The recent case of VK Holdings (HK) Ltd v Panasonic Eco Solutions (Hong Kong) Company Ltd demonstrates the importance of carefully drafting arbitration clauses to ensure they reflect the parties’ intentions about what disputes are to be covered.
In this case, the court held that an arbitrator had correctly ruled that he had jurisdiction over the dispute and dismissed VK’s application under section 34 of the Arbitration Ordinance to set aside his interim award.
VK and Panasonic entered into an agreement for the sale and purchase of electronic products, “products” being defined as those specified in an exhibit. Panasonic alleged that some electronic parts supplied were defective and referred its claims to the Hong Kong International Arbitration Centre for arbitration, pursuant to the arbitration clause in the agreement, providing for arbitration of “any and all disputes, controversies or differences arising out of, or in connection with, the agreement”.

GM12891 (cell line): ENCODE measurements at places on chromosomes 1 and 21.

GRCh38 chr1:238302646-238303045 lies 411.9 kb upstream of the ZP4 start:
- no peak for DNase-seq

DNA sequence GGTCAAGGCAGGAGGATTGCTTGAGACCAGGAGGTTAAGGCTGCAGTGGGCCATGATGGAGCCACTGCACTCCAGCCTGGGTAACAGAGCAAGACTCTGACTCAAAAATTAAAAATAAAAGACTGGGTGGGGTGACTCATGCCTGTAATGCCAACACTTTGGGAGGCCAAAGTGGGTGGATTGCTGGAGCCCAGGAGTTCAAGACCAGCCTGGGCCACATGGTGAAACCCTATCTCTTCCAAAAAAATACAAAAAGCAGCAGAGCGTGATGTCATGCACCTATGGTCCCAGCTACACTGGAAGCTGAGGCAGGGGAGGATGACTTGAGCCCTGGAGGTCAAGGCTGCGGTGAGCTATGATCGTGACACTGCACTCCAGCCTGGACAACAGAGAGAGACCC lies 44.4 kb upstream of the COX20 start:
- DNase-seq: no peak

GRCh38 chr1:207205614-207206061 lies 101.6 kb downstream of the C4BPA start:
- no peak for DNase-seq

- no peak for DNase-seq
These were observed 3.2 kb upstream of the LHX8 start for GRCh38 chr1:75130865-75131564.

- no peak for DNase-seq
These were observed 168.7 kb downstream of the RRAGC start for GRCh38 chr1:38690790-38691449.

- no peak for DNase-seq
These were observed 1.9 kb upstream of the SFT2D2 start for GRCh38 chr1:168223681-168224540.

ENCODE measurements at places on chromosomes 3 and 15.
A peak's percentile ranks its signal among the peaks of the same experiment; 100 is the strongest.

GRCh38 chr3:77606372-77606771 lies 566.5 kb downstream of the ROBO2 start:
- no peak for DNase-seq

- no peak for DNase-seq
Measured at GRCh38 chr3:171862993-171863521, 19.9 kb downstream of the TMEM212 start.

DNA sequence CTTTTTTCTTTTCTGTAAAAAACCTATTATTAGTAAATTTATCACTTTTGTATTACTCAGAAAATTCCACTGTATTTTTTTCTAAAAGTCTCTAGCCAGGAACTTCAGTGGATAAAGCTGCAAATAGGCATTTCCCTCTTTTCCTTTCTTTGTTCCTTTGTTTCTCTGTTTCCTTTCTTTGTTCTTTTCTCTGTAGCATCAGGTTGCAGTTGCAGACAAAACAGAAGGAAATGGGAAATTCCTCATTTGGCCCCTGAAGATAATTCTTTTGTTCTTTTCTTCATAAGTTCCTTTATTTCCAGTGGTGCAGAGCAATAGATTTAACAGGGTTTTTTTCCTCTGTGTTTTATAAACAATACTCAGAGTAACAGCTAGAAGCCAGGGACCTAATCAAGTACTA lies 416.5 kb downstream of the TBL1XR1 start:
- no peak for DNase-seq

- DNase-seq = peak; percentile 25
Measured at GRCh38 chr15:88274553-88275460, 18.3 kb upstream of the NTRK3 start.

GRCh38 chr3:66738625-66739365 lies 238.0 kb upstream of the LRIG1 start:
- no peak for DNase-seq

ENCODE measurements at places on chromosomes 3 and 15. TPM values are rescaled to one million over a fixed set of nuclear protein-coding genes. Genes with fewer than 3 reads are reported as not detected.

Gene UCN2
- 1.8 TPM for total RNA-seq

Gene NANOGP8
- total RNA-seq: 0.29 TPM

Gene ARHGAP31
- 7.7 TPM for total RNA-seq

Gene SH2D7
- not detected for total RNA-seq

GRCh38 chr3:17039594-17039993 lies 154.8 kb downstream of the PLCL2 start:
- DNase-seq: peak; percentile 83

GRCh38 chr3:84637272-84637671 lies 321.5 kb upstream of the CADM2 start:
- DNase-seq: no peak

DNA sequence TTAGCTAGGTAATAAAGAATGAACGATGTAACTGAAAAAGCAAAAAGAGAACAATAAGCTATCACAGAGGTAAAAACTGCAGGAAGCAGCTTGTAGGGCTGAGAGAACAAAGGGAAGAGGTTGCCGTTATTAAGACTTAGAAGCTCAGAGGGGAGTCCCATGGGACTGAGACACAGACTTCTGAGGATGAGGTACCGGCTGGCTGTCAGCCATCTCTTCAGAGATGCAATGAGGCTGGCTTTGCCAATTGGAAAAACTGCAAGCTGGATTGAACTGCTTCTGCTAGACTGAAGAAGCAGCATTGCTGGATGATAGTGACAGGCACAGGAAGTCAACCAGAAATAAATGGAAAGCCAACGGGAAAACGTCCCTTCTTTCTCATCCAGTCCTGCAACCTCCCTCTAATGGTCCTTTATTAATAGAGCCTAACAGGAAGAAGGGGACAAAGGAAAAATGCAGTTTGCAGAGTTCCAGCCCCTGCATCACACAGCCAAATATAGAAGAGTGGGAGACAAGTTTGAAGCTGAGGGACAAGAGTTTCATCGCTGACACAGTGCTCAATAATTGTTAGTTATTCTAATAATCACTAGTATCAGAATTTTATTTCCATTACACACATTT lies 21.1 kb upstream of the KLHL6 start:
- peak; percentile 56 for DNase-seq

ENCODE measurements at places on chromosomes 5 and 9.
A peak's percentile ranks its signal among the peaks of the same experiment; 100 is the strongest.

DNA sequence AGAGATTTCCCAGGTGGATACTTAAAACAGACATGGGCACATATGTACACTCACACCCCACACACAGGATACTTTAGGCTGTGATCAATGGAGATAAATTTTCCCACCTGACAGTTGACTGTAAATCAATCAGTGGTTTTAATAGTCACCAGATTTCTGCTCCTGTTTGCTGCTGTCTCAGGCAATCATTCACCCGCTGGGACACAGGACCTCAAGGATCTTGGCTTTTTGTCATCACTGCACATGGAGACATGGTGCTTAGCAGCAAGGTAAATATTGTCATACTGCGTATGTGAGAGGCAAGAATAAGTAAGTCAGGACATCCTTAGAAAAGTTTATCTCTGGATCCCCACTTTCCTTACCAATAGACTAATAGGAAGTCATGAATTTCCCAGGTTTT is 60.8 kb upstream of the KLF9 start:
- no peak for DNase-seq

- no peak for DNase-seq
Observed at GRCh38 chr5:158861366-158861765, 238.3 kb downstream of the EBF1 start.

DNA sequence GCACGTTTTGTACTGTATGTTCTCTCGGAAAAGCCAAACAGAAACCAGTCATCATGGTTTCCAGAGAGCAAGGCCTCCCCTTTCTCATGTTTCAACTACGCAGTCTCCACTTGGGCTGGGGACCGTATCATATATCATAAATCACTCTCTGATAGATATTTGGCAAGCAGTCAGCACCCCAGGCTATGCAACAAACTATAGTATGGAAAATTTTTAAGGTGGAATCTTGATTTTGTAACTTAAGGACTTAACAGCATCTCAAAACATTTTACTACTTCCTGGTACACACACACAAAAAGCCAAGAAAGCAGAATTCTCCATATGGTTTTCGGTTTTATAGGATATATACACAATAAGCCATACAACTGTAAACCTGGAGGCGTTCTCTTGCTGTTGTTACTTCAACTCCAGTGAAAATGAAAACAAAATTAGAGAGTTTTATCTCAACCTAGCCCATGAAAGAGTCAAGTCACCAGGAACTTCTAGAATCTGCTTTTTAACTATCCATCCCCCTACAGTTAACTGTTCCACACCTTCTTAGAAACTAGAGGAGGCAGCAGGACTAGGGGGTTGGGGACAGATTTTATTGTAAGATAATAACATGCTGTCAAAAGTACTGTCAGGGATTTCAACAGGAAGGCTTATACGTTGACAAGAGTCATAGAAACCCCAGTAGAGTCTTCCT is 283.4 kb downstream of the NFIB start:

VK contended that the dispute was outside the agreement’s scope, since the electronic parts were not products, as defined in the exhibit, but the sole arbitrator appointed made a preliminary ruling that he did have jurisdiction over the dispute. The court dismissed VK’s application to set aside the arbitrator’s interim award, holding as follows:
K K Cheung is a partner in litigation and dispute resolution at Deacons in Hong Kong